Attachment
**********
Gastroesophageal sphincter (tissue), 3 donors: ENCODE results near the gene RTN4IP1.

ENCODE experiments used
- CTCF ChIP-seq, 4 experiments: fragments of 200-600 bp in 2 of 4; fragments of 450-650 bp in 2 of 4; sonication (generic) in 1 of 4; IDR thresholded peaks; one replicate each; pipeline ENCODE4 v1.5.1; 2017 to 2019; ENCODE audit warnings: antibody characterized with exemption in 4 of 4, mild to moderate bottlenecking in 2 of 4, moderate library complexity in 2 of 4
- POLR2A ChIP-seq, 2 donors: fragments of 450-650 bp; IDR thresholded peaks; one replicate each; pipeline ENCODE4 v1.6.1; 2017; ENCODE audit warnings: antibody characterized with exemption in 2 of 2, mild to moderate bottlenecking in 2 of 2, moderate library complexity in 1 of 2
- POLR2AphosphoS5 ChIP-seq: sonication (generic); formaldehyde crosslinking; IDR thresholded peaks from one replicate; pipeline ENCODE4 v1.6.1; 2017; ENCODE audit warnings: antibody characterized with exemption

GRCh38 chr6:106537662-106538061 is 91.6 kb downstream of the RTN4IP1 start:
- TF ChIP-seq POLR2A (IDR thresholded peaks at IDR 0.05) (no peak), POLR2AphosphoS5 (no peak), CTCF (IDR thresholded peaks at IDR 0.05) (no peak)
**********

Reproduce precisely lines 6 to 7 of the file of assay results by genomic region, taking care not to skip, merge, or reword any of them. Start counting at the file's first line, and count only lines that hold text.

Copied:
GRCh38 chr6:106537662-106538061 is 91.6 kb downstream of the RTN4IP1 start:
- TF ChIP-seq POLR2A (IDR thresholded peaks at IDR 0.05) (no peak), POLR2AphosphoS5 (no peak), CTCF (IDR thresholded peaks at IDR 0.05) (no peak)